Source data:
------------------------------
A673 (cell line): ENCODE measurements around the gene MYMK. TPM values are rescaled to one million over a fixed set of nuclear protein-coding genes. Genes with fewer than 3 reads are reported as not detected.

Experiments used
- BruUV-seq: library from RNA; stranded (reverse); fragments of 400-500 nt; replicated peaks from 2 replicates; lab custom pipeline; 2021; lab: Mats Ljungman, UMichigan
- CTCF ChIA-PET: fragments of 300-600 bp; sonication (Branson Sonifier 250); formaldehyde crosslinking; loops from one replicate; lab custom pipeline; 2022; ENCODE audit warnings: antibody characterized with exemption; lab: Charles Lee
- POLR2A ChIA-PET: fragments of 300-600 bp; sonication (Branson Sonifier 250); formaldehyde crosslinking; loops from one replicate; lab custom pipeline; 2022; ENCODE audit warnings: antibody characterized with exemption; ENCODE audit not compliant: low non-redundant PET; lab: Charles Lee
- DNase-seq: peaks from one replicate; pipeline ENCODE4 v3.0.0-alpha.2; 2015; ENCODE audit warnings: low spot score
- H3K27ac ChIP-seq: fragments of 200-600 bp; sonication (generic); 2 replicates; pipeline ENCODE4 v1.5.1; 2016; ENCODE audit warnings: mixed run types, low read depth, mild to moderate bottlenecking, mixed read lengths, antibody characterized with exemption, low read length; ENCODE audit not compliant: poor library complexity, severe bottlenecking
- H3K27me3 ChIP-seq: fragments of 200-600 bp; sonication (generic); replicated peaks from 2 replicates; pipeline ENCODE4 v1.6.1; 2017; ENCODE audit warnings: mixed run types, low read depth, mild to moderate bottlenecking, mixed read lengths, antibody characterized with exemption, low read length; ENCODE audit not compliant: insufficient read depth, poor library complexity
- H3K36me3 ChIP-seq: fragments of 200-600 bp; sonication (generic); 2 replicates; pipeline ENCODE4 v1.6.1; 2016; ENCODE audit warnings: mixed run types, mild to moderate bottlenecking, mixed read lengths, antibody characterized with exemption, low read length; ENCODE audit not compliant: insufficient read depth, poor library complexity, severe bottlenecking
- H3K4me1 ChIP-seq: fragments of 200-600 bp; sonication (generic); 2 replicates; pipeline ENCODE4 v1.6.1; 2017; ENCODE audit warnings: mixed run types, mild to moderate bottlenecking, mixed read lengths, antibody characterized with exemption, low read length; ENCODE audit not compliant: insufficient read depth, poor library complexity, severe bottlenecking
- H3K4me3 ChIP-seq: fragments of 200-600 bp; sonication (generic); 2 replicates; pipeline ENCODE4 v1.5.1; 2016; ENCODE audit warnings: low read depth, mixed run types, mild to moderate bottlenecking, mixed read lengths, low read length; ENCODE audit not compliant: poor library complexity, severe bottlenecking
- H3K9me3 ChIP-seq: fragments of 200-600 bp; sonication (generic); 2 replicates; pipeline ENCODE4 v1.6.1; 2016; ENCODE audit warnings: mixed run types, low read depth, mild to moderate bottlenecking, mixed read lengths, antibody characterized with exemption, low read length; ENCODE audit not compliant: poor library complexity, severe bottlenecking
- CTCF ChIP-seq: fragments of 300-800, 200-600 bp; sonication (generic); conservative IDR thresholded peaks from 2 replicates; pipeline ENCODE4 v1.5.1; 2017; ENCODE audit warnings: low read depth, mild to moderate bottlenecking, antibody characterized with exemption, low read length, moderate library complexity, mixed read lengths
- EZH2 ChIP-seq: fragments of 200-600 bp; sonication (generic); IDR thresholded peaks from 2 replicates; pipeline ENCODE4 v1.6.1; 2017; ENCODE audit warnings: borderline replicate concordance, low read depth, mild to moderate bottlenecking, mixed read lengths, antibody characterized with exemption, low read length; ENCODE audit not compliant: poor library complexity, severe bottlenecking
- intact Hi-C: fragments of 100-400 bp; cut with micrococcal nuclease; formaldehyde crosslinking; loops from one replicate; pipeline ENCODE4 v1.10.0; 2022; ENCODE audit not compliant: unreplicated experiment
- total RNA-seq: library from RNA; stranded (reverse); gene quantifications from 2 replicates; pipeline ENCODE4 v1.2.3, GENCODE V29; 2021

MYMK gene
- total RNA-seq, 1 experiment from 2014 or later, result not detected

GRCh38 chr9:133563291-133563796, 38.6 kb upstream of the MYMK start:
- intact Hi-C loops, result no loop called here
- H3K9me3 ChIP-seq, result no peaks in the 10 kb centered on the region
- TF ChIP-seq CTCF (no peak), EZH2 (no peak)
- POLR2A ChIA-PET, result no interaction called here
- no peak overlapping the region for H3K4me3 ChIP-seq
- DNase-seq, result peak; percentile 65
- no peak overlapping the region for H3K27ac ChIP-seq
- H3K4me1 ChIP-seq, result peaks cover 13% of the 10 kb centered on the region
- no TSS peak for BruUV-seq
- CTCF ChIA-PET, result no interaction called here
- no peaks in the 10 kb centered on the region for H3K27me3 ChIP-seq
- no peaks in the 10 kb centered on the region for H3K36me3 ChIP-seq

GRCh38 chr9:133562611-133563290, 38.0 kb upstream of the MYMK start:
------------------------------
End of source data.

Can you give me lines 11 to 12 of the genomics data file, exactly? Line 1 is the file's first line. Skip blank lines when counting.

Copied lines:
- H3K4me3 ChIP-seq: fragments of 200-600 bp; sonication (generic); 2 replicates; pipeline ENCODE4 v1.5.1; 2016; ENCODE audit warnings: low read depth, mixed run types, mild to moderate bottlenecking, mixed read lengths, low read length; ENCODE audit not compliant: poor library complexity, severe bottlenecking
- H3K9me3 ChIP-seq: fragments of 200-600 bp; sonication (generic); 2 replicates; pipeline ENCODE4 v1.6.1; 2016; ENCODE audit warnings: mixed run types, low read depth, mild to moderate bottlenecking, mixed read lengths, antibody characterized with exemption, low read length; ENCODE audit not compliant: poor library complexity, severe bottlenecking